New technology, nature's wisdom, and a willingness to get things done means the waterways of Te Hoiere/Pelorus Catchment are on a path to cleaner, clearer water.
That's good news for all of us, according to the Marlborough District Council which is collaborating with DOC, local Iwi (Ngāti Kuia), farmers, scientists and businesses to develop practical solutions for landowners across the country to improve water quality.
"To be fair, farmers have been working hard in this catchment since about 2004 on water quality. They're the ones who requested that the council do in-depth water quality testing so they have good information," says Matt Oliver, Environmental Scientist for the council.
In addition, the council also asked about 400 landowners to map streams on their properties with the help of local company Geoinsight – whose geospatial analysis provides high quality, real time data on land and water conditions.
"The Geographic Information System, combined with the detailed water quality results, means we have powerful tools to target specific areas where there are problems and target funding to fix problems accordingly," Oliver says.
"It helps us allocate our funding and helps farmers understand what's happening on their farms, why it might be happening and what can be done to fix problems."
He said farmers in Te Hoiere catchment – including dairy farmers – are highly engaged in finding solutions, with a participation rate of up to 95 per cent in the stream mapping.
"The enthusiasm that farmers have shown through the whole thing has been high," he says. "They asked questions and wanted to know the detail before they agreed. We have gone out and collaborated with them rather than told them what to do – and now farmers here and in other areas in the region are starting to form their own catchment groups because of the relationships formed."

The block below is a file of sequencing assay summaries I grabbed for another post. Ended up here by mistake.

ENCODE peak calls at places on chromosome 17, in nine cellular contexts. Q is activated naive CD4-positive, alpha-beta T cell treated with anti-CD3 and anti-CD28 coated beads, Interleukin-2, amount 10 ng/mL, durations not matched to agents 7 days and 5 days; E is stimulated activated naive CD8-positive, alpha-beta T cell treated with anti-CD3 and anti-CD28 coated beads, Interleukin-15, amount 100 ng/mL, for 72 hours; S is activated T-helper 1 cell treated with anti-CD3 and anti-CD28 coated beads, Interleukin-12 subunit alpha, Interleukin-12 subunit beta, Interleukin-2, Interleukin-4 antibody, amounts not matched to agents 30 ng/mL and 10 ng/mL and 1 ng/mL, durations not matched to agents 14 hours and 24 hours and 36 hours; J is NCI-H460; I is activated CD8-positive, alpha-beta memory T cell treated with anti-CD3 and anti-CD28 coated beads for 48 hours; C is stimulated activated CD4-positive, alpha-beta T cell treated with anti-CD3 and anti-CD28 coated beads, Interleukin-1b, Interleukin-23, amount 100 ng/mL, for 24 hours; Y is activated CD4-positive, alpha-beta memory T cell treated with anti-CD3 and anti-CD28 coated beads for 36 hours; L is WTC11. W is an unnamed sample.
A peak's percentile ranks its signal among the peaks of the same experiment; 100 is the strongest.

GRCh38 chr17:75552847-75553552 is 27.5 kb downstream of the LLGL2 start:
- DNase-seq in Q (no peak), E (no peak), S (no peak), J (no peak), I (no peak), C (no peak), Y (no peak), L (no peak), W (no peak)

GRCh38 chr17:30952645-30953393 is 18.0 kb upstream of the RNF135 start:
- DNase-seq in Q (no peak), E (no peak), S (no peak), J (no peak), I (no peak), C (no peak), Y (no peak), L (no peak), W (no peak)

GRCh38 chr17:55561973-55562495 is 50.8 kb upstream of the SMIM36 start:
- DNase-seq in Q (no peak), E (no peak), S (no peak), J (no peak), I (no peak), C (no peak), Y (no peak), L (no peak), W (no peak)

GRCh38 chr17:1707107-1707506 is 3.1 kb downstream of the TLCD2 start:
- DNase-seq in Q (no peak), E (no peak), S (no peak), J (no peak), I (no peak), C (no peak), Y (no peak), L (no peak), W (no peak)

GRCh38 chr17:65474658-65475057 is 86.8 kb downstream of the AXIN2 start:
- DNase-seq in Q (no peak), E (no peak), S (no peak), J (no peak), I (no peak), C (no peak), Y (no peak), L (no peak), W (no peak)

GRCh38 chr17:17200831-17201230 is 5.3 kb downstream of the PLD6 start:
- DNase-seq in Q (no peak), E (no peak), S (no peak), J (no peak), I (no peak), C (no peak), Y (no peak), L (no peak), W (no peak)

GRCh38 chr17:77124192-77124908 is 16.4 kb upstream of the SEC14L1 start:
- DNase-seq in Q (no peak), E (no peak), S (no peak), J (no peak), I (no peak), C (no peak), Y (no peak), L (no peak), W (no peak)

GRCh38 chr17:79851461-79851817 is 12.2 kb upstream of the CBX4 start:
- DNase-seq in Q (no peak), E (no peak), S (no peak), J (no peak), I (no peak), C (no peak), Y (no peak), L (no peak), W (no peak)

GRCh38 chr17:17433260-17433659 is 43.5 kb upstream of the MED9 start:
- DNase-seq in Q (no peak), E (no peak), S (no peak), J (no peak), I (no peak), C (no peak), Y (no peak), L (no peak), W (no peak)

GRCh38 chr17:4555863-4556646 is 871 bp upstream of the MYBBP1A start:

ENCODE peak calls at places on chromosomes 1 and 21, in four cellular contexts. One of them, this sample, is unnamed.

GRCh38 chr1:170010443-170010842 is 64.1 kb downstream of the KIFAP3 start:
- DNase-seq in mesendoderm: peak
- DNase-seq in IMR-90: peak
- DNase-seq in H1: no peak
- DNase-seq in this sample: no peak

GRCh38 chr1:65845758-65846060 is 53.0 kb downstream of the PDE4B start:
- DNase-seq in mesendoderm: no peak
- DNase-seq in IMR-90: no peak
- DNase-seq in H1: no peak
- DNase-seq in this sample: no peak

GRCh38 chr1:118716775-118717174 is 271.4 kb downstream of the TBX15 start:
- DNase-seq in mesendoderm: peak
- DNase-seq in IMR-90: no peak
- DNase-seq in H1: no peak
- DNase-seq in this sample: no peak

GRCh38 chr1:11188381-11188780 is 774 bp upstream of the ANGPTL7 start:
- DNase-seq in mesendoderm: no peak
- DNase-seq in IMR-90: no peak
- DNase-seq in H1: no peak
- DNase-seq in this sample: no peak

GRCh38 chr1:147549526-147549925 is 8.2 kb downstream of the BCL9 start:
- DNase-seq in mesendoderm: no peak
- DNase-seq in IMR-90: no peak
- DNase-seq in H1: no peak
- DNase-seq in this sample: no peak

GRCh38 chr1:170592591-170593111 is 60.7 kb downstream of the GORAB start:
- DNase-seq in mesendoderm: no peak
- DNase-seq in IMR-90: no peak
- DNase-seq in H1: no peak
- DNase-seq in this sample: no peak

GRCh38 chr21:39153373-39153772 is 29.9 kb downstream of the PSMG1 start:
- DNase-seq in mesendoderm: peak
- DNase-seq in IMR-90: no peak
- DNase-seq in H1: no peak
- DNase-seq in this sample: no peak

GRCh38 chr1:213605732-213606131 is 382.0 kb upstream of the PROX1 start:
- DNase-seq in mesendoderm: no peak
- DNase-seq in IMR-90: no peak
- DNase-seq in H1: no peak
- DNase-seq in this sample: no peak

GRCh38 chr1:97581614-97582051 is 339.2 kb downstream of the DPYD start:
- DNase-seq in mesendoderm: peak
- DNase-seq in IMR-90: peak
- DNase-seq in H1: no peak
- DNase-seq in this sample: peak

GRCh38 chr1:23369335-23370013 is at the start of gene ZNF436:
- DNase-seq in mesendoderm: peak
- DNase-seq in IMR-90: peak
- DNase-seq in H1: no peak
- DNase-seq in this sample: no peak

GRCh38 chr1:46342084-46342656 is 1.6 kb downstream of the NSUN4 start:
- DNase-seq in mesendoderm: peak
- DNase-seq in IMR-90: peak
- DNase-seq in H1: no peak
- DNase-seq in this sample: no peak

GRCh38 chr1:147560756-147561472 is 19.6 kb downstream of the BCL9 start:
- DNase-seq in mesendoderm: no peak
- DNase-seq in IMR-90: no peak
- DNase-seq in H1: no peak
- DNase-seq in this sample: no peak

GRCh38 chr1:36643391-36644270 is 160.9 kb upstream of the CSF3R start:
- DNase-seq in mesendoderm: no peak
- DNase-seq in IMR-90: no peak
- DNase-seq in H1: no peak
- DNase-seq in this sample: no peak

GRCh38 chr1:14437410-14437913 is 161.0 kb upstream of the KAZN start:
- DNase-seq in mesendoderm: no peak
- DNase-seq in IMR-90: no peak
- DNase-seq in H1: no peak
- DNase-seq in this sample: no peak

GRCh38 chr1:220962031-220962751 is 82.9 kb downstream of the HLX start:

While technology has a place, working with nature's own methods and rhythms is vital for any project on the land or water. One of nature's ways of removing manure comes in the form of the humble dung beetle and farmers have signed up in big numbers to use them as part of a wider solution to water quality improvement.
"The idea is that these beetles take all the manure and bury it in the ground. You get better pasture growth, less pasture fouling, it reduces fertiliser bills and it reduces the risk of manure washing into streams," says Oliver.
The council began using dung beetles on its own farm park about two years ago and, because the science stacked up, it now offers government subsidies to help with the high cost.
"When we asked farmers to use dung beetles in Te Hoiere catchment, they were very keen. The subsidy is fully subscribed for this year already because beetles potentially offer a lot of benefit for farmers.
"It's something they can do that's over and above the usual fence-it-off-and-plant-it-up mentality. Most of our dairy farmers have pretty well fenced off their waterways, so they are looking for something new that's scientifically based and will have benefits for them as well as protecting the environment," he says.
"We fund scientists to come down and talk to people about the science behind dung beetles and the government helps fund the farm packs. But it is still a reasonable investment for farmers to make as two farm packs cost $12,000 and the government subsidy is $4000. So farmers are still stumping up big time."
Oliver believes technology and science are important to finding solutions because the certainty of good data is needed when investing a lot of money to solve problems.
"You can't manage what you haven't measured," Oliver says. "Farmers just needed the information and, once they had that, they responded enthusiastically. A lot of them have already done a hell of a lot of work."
"Farmers are incredible 'can do' people. Once they learn what they need to do, they just get on and do it. We signed up one landowner agreement recently and within two weeks the guy just got on and built the fencing.
"That's the beauty of working with them. There's no paper shuffling or seat warming. They just need to understand what needs to be done and why."
Oliver says in the next 10 years Te Hoiere/Pelorus catchment will become the focal point for many scientists throughout the country who will be doing more work to find practical solutions to problems such as E. coli, nitrogen, phosphorus and sediment in waterways.
"We have some pretty big goals and farmers are enthusiastic to work with us to come up with tools the rest of the country can use."